New plans for UK farm subsidies must not push nations to “try to outdo each other”, the Ulster Farmers’ Union (UFU) has warned, highlighting limits in place on farm support in Northern Ireland as a result of the Northern Ireland Protocol.
The comments were made in response to the government’s consultation on how future farm support schemes across the UK will be controlled.
The process will set the principles underpinning the UK’s new farm support regime, as well as any subsidies which should be excluded from the commitments to these principles. The consultation will also consider how to best manage the most distortive kinds of subsidies, in addition to opinions on the role and powers of the independent body that will oversee the regime.
The UK government has said it aims to deliver a regime that:
- Facilitates strategic interventions to support government priorities, including supporting the economy’s recovery from Covid-19;
- Takes account of the economic needs of the UK’s individual nations and strengthens the economic bonds of the union;
- Protects the UK’s competitive and dynamic market economy;
- Ensures that subsidies in the UK are given in line with the UK’s international commitments, including those in the UK-EU Trade and Cooperation Agreement (TCA).
UFU president Victor Chestnutt said: “Subsidies are of fundamental importance to the agri-food industry and the UFU have responded to the UK government’s consultation on a new approach to subsidy control, to help shape a much-needed system.
“We recognise that the UK government wants a subsidy control system that strikes the right balance between allowing the benefits that can be obtained from subsidies, while limiting the most harmful impacts.
“The UFU supports the objectives for the future subsidy control regime – facilitating interventions to deliver on the UK’s strategic interests, maintaining a competitive and dynamic market economy, protecting the UK internal market and acting as a responsible trade partner.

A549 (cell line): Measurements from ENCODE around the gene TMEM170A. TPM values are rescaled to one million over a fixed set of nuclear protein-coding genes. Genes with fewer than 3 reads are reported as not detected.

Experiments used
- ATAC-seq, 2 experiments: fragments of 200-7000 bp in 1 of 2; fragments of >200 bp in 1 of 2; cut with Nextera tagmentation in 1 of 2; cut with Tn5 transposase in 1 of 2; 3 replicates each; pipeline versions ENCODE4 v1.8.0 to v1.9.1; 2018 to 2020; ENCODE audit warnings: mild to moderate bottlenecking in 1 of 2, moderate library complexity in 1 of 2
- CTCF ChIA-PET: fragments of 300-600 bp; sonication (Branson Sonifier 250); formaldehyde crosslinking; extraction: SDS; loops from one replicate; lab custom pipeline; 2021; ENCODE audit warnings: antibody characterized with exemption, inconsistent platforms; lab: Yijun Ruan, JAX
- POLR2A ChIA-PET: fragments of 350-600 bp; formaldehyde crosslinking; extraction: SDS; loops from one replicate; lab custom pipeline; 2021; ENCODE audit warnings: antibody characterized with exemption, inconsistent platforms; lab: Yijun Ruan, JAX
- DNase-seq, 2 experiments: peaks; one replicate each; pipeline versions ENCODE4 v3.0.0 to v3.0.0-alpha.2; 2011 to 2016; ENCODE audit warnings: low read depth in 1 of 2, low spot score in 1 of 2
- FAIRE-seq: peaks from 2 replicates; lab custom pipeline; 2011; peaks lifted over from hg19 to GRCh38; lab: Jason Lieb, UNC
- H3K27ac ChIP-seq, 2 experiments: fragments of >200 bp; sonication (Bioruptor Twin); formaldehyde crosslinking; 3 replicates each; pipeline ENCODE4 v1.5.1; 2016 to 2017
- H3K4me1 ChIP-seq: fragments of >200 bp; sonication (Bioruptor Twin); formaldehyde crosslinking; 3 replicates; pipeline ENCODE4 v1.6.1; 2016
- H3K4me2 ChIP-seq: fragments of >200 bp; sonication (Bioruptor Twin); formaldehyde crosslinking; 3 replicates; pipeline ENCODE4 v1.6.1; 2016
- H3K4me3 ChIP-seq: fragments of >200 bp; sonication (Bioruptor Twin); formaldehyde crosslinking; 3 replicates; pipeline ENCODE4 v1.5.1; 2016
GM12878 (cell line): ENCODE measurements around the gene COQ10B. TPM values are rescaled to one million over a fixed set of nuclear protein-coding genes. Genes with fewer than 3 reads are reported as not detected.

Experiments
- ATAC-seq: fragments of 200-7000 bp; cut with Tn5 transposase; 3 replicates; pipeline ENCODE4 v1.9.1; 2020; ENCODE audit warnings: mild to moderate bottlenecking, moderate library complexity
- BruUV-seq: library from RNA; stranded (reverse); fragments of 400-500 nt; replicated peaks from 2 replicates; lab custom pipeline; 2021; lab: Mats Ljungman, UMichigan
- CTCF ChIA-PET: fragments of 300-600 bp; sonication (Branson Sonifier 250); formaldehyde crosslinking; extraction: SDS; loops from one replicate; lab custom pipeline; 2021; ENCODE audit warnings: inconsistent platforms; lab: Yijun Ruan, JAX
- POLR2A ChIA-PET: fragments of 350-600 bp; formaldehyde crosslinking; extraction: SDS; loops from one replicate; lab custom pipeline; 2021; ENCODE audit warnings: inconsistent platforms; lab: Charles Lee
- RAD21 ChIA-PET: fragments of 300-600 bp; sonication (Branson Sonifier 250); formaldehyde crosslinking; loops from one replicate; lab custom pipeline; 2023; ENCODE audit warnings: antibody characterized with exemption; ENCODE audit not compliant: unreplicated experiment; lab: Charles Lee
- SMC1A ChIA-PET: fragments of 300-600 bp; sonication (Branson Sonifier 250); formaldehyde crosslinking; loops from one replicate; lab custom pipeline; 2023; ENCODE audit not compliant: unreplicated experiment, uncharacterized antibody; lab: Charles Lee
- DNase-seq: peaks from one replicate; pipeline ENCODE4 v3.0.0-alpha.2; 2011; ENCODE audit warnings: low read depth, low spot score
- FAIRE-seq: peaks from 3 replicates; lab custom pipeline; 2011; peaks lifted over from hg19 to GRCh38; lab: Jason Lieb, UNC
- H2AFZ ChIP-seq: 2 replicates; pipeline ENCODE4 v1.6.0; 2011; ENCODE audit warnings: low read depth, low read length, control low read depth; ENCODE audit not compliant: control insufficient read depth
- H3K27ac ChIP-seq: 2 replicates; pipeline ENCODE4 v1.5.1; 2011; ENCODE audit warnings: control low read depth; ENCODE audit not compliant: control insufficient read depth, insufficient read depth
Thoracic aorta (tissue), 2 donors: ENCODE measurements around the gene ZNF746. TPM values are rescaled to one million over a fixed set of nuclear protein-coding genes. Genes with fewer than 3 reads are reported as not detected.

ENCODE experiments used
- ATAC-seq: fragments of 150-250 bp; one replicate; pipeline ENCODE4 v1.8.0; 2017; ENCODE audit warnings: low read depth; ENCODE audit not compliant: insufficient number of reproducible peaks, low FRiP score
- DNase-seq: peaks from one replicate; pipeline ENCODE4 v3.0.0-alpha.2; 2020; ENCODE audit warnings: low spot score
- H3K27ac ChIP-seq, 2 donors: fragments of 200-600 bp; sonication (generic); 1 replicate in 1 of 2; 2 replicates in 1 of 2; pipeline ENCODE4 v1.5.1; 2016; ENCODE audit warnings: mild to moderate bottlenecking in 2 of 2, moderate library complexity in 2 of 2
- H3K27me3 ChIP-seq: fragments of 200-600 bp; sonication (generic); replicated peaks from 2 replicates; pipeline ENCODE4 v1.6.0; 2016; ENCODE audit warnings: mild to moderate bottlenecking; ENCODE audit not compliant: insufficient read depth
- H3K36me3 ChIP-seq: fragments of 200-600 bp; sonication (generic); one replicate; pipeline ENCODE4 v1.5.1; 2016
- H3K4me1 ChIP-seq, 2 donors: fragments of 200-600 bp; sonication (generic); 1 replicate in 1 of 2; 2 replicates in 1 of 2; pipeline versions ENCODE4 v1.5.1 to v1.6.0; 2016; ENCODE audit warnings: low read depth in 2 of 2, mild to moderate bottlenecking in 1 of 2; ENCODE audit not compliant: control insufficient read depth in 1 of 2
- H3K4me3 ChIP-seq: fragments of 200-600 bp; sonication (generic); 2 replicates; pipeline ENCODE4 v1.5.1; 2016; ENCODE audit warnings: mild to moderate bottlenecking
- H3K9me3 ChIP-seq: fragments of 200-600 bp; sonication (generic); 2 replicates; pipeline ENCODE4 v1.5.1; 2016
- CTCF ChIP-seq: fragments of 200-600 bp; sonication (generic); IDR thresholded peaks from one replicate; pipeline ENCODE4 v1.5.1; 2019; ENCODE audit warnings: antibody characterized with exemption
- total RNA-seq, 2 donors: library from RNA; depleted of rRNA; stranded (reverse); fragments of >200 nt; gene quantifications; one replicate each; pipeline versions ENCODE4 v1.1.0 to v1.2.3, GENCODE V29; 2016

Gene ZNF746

“Agricultural support has, over decades, delivered an array of public goods and other benefits in the public’s interest. NI and UK agriculture face unique challenges compared to other sectors, such as volatile weather and natural constraints that directly impact farming families’ productivity and profitability.
“However, unlike other sectors within the UK economy, with long production cycles it’s often very difficult to mitigate against such variables in ways available to businesses in other sectors through investment in infrastructure, capital and alternative technology or input substitution,” said Chestnutt.
Limits on farm support in Northern Ireland
The union said it hoped agricultural support payments could continue at current levels.
This would guarantee that UK nations have maximum flexibility to develop a future support policy tailored to their own specific circumstances and that distortions to the UK internal market are minimised.
Chestnutt added: “It’s in no one’s interest to create a situation whereby each administration tries to outdo the other as to who would provide the most support, or the most trade-distorting support.
“It’s important that the contents of the NI Protocol are taken into account, particularly Article 10(2), which places limits on the amount and type of agricultural support in NI to minimise distortions to the UK internal market.
“Northern Ireland must remain in charge of their own spending decisions. The UK government must create a subsidy control regime with the devolved administrations which works for the whole of the UK,” said the UFU president.
What happens next?
Now the consultation has closed, the government will bring forward primary legislation to establish in domestic law a subsidy control system that works for the entirety of the UK.
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